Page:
The composer of Amhrán na bhFiann and the creator of the tricolour were remembered on Sunday as part of the 2016 commemorations.
Minister for Arts Heather Humphreys was joined by British and French dignitaries as wreaths were laid at the graves of Peader Kearney and Edward Hollywood in Glasnevin cemetery.
Edward Hollywood (1814-1873) was a silk weaver from the Liberties in Dublin who put together the Irish tricolour flag in 1848, and Peadar Kearney (1883-1942) wrote the lyrics to Amhrán na bhFiann.
Ms Humphreys questioned how they would have felt knowing their efforts were being honoured. She pondered if Hollywood could have dreamt that this year more than 4,000 such tricolours would be presented by the Defence Forces to primary and secondary school children all across this country.
“Equally, our national anthem was written by a republican and has its roots in a revolutionary spirit,” she said.
“Could Peadar Kearney have anticipated that the words he wrote in 1907 would one day be our national anthem? Would he have been surprised that his work would find such acclaim?”
Mr Kearney’s great-grandson Dualta O’ Broinn sang Amhrán na bhFiann by his great-grandfather’s grave.
The family of Mr Kearney said it was an exceptionally proud day for them.
“It is great that he is recognised for his contribution because you don’t hear so much. We are proud every day but today we feel extra proud,” his grandson Peadar said.
“What would he think of this considering he died in poverty? He had a hard life and I wonder what would he think of all this fuss. He would be chuffed to bits I think.”
The ceremonies at Glasnevin on the 100th anniversary of the Easter Rising began a nationwide day of remembrance.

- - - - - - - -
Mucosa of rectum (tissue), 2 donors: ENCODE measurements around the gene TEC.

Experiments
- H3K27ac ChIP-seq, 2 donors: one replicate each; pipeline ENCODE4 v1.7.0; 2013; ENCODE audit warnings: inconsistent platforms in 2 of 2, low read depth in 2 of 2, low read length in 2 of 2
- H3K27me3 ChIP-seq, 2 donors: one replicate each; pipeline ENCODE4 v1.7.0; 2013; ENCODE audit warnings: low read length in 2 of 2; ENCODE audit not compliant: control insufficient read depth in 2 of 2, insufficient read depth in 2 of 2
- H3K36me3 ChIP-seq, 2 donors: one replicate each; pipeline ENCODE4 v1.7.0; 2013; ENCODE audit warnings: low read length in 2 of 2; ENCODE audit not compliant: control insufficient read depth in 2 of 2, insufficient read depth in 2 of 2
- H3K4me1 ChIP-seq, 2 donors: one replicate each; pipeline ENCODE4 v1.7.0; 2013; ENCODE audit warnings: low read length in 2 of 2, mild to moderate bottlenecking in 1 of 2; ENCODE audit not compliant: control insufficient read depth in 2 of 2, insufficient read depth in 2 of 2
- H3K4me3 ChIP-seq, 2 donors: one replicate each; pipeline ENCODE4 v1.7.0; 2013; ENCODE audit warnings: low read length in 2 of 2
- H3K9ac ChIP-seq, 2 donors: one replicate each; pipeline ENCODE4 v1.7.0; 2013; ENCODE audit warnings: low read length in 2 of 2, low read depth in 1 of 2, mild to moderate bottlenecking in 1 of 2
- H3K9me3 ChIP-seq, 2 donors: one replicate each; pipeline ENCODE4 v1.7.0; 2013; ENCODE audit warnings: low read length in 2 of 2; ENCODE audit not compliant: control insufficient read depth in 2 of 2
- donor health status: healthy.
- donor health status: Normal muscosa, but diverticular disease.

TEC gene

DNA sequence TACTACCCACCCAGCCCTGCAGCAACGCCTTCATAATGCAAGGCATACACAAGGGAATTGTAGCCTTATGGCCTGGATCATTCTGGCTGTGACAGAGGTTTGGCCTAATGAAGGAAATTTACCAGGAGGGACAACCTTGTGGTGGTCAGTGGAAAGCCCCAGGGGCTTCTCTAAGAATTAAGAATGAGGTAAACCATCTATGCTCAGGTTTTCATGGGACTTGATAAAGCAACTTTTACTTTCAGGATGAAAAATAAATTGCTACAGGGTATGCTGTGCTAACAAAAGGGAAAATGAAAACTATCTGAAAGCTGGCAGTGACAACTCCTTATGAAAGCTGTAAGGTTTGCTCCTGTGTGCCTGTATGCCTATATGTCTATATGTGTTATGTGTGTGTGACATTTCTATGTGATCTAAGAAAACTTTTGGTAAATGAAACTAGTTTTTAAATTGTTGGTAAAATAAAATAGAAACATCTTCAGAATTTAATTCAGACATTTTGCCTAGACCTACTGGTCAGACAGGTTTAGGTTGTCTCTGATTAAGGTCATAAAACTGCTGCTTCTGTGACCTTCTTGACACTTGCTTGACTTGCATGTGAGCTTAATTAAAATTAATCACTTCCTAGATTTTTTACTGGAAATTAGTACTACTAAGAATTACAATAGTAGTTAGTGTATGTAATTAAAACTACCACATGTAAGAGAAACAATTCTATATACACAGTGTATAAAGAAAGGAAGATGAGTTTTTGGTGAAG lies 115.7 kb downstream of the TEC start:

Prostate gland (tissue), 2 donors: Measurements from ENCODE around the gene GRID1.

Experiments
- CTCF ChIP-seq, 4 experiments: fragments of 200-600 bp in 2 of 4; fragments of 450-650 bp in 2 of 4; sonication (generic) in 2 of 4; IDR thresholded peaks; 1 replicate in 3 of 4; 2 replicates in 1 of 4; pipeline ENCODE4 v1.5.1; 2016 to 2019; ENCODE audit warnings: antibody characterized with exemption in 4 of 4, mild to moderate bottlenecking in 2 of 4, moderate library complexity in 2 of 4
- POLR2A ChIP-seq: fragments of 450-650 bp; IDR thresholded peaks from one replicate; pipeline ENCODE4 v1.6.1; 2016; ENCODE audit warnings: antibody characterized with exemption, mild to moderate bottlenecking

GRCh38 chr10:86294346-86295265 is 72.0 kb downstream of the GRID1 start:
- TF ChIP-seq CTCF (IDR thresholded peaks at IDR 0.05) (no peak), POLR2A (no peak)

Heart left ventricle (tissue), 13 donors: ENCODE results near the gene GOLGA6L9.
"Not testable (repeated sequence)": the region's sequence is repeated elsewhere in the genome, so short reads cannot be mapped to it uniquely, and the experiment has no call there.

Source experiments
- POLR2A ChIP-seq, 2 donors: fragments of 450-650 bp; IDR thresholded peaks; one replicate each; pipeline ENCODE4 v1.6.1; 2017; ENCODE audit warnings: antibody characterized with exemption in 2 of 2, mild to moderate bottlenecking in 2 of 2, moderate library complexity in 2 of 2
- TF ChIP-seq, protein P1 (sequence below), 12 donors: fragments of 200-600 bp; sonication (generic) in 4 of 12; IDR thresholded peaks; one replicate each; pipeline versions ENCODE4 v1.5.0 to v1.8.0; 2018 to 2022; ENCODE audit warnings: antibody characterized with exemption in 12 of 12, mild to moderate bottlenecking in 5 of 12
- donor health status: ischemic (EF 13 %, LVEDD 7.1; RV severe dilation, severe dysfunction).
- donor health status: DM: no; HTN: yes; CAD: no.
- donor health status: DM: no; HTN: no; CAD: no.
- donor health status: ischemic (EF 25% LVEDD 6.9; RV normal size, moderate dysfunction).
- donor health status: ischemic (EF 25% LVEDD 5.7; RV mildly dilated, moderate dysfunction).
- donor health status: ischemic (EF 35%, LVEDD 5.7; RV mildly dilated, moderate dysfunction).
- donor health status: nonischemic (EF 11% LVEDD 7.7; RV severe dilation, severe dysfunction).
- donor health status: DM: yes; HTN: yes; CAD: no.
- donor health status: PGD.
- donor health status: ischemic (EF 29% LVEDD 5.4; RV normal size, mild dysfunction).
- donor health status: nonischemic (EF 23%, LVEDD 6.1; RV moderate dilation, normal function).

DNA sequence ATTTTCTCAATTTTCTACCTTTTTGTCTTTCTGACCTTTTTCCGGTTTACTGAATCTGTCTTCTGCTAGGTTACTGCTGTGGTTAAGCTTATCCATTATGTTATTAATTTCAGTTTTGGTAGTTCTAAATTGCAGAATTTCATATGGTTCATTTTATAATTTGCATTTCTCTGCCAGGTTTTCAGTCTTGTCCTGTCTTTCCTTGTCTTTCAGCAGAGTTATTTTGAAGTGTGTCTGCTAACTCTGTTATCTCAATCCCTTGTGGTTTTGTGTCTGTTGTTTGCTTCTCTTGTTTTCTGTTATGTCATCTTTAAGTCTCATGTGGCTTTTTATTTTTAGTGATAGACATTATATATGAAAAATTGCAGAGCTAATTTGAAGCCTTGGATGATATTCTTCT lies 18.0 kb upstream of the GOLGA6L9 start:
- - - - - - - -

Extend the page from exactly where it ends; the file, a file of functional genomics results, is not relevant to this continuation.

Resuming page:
The centre piece of the events at Glasnevin was the raising of the tricolour by members of the Irish Defence Forces and the playing of the national anthem by a lone piper in the main courtyard of the cemetery.
Ms Humphreys said the commemorations had allowed the country to appreciate the price paid by Irish men and women for independence.
She said this was a moment for reflection on what inspired the Rising – a vision of a better Ireland, with equal rights and opportunities.
“Today we honour those who acted with sincerity in their quest for independence despite the consequences.”
At the Sigerson memorial in the cemetery, Ms Humphreys laid a green, laurel wreath in memory of all who served in Easter Week 1916.
She was followed by the British ambassador to Ireland Dominick Chilcott who laid a green wreath with white flowers.
The wreath-laying ceremony was followed by a minute’s silence, a piper’s lament, the last post, the raising of the tricolour, reveille, and the national anthem.
The French ambassador to Ireland Jean-Pierre Thébault, Minister of State at the Department of Arts Joe McHugh and acting Minister of State at the Department of Justice Aodhán Ó Ríordáin were also present.